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International Journal of
Pathology and Clinical Research
ISSN: 2469-5807
ORIGINAL RESEARCH | VOLUME 3, ISSUE 1 | OPEN ACCESS DOI: 10.23937/2469-5807/1510052

Investigation of the Relationship between Malignant Tumors Originated from Peritoneal and Müllerian Epithelium with the Primary and Secondary Müllerian Systems-Immunohistochemical Analysis with Six Markers

Ayse Ciftci1, Handan Aker2 and Hatice Ozer2

1Department of Pathology, Ankara Numune Education and Research Hospital, Ankara, Turkey

2Department of Pathology, Faculty of Medicine, Cumhuriyet University, Sivas, Turkey

*Corresponding author: Hatice Ozer, MD, Associate Professor, Department of Pathology, Faculty of Medicine, Cumhuriyet University, Sivas, Turkey, Tel: 0-536-7159321, Fax: 903462581304, E-mail: haticozer@gmail.com

Received: November 27, 2016 | Accepted: April 17, 2017 | Published: April 20, 2017

Citation: Ciftci A, Aker H, Ozer H (2017) Investigation of the Relationship between Malignant Tumors Originated from Peritoneal and Müllerian Epithelium with the Primary and Secondary Müllerian Systems-Immunohistochemical Analysis with Six Markers. Int J Pathol Clin Res 3:052. doi.org/10.23937/2469-5807/1510052

Copyright: © 2017 Ciftci A, et al. This is an open-access article distributed under the terms of the Creative Commons Attribution License, which permits unrestricted use, distribution, and reproduction in any medium, provided the original author and source are credited.


The origin of ovarian epithelial tumors is still indistinct. Müllerian and coelomic hypothesis are controversial. Recently, there is also a small number of reports that tubo-peritoneal junction may play an important role in the development of tubo-ovarian tumors. Therefore, we aimed to investigate the relationship between tumors originating from Mullerian epithelium and peritoneal mesothelium, in other words primary and secondary Müllerian systems.

Seventy malignant tumors originating from the Müllerian epithelium and peritoneal mesothelium were included in the study. Tumors were analysed immunohistochemically for PAX8, WT1, CD56, Ber-EP4, ER and desmin expression. We evaluated the study based on three phases. Firstly, we investigated immunohistochemical stainings of different tumor types in different locations. Secondly, we assessed immunohistochemical characteristics according to their histologicals subtypes, and finally their relationship with primary or secondary Müllerian systems.

As a result different immunohistochemical features were detected between both localization and histological types of these tumor groups.

Absence of immunoreactivity of PAX8, WT1 and CD56 in endometrial serous carcinomas and, the presence of high immunoreactivity in ovarian and tubal serous carcinomas was considered to be an indicator of different origins of these tumors as primary and secondary Müllerian systems. It also seems possible that tubo-peritoneal junction could be the junction between primary and secondary Müllerian systems and, may play an important role in the development of tubo-ovarian tumors.


Müllerian system, Coelomic epithelium, Mesothelium, Ovarian surface epithelium, Malignant tumors, Immunohistochemistry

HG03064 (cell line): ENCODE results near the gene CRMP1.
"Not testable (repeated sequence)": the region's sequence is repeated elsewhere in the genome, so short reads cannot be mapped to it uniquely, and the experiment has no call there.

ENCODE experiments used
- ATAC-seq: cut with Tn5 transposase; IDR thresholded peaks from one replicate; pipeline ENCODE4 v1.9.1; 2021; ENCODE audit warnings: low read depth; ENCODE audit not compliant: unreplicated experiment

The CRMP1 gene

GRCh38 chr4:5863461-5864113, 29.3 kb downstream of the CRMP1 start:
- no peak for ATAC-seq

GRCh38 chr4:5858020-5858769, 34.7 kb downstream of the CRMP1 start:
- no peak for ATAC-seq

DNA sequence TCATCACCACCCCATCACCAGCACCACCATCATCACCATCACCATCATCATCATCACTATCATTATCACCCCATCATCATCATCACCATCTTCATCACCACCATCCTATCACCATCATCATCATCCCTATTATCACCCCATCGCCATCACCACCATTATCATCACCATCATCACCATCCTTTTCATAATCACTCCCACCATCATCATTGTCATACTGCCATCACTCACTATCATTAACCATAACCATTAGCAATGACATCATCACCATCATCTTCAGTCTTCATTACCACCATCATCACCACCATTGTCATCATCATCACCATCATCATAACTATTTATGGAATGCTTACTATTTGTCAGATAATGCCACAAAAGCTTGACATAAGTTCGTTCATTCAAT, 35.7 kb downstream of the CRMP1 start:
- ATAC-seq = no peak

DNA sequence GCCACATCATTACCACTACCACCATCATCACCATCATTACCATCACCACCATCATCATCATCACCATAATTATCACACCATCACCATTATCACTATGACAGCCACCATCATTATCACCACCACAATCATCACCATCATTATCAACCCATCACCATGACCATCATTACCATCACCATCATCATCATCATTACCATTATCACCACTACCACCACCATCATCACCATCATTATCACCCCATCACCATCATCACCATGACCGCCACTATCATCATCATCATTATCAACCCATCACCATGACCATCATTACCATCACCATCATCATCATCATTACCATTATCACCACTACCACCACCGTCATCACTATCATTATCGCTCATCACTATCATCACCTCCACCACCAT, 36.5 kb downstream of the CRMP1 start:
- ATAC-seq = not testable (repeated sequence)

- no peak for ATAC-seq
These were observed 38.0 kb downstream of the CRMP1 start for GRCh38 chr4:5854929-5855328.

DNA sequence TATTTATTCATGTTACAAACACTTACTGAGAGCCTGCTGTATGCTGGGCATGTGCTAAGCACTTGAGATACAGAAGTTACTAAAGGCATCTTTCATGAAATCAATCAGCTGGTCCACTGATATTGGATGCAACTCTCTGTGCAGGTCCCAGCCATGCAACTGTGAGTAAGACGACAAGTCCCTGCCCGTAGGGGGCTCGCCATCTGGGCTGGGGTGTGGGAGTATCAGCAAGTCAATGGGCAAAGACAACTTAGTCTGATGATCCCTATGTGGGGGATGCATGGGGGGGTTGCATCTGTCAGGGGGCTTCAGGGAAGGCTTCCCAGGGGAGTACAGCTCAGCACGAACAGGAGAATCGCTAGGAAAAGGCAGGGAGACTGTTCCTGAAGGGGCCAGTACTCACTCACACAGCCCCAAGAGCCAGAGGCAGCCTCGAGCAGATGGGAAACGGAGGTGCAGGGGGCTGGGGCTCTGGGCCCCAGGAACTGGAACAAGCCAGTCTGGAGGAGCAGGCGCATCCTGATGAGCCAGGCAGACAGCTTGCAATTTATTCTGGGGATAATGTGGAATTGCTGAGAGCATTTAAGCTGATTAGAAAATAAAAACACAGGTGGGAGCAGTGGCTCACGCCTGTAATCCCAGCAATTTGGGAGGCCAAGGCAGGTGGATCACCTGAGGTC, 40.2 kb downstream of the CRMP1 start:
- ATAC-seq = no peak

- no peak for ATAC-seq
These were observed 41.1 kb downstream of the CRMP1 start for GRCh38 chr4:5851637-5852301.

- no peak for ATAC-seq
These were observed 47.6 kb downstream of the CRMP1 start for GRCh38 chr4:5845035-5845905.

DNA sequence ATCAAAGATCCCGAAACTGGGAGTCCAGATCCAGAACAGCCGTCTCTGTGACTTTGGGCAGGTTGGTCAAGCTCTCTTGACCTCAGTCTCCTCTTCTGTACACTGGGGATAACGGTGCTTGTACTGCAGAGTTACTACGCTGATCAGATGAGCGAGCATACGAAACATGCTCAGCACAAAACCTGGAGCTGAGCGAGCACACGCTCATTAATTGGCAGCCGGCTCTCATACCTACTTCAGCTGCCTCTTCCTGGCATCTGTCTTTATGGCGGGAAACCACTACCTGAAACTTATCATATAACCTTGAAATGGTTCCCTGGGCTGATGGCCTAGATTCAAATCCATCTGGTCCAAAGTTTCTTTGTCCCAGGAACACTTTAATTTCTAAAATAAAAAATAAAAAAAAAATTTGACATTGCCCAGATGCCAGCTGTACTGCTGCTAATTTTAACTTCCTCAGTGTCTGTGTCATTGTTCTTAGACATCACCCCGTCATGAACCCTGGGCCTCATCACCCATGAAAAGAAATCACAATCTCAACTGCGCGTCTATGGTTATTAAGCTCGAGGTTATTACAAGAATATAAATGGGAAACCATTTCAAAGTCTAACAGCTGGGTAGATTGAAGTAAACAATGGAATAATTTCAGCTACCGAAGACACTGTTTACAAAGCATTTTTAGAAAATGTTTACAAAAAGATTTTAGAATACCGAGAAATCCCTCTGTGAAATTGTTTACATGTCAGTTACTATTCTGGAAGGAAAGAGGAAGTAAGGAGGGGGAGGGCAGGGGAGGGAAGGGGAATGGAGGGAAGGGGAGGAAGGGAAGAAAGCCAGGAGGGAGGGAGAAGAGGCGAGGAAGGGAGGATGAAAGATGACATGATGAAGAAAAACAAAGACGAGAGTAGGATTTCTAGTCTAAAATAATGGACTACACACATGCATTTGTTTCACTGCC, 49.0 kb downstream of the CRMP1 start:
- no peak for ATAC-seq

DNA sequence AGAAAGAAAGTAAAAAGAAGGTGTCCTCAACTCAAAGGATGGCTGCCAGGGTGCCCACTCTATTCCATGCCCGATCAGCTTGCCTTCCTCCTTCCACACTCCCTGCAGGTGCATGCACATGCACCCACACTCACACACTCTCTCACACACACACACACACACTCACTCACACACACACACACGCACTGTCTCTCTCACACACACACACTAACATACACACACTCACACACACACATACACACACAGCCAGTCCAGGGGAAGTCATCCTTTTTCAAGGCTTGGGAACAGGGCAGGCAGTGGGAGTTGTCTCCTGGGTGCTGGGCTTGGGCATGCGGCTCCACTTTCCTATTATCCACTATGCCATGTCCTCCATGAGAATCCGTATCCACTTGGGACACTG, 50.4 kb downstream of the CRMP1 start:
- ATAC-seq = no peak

One of the most curious features of ovarian epithelial neoplasms is their histogenesis. The true source of origin of these normal cell types giving rise to these tumors is unclear. In some of these epithelial ovarian tumors, the cell morphology is indistinguishable from neoplasms arising from those organs of the female genital tract that are embryologically derived from Müllerian ducts just as the serous, the mucinous and the endometrioid types resemble the neoplasms of fallopian tubes, endocervix and endometrium, respectively. Besides, in most cases, primary peritoneal serous carcinomas (PSC), peritoneal malignant mesotheliomas (PMM) and also metastatic ovarian tumors showing similarity with ovarian serous carcinomas (OSC) have difficulties in discriminating. Since the treatment approaches are different in these tumor types, it is very important to achieve the definite diagnosis [1-3]. Lauchlan used the term secondary Müllerian system (SMS) to designate the structures lined by Müllerian epithelium found outside the fallopian tubes, uterus, and cervix while fallopian tubes, uterus, cervix and upper part of vagina derived from Müllerian ducts are called as primary Müllerian system (PMS) [4]. So, SMS is seemed to be the source of paraovarian and paratubal cysts, rete ovarii, endosalpigiosis, endometriosis and endocervicosis. Although ovary is not originated from PMS, it can contain SMS structures such as Müllerian duct remnants, rete ovarii, endosalpingiosis, endometriosis, and endocervicosis [4]. The coelomic epithelium ultimatelly links to the extraovarian mesothelium that is the region of tubo-peritoneal junction (TPJ) [5]. Since the junctions between different types of epithelia are designated as hot spots for carcinogenesis, the junction of the peritoneal mesothelium with the fallopian tubal epithelium may play a role in the development of these tumors [5]. The role of epithelial junctions, notably the cervical squamocolumnar, gastroesophageal, and anorectal junctions in neoplasia was well recognized but the junction of the columnar tubal epithelium with the mesothelial serosa on the fimbriae has rarely been mentioned in the literature. If regional junctions is important in carcinogenesis then the TPJ should be of particular interest [5]. On the other hand, ovarian surface epithelium is considered as modified pelvic mesothelium, originates from coelomic mesoderm, and is reported to have in both mesenchymal and epithelial properties unlike the tubal and the endometrial epithelium developing from PMS. These spesific features of ovarian surface epithelium may partly explain the different characteristics of the tumors with similar morphology originated from PMS and SMS [3,6-11]. In this study our aim is to investigate the relationship between tumors originating from Müllerian epithelium and peritoneal mesothelium, and also to contribute in differential diagnosis of these tumors by using six immunohistochemical (IHC) markers.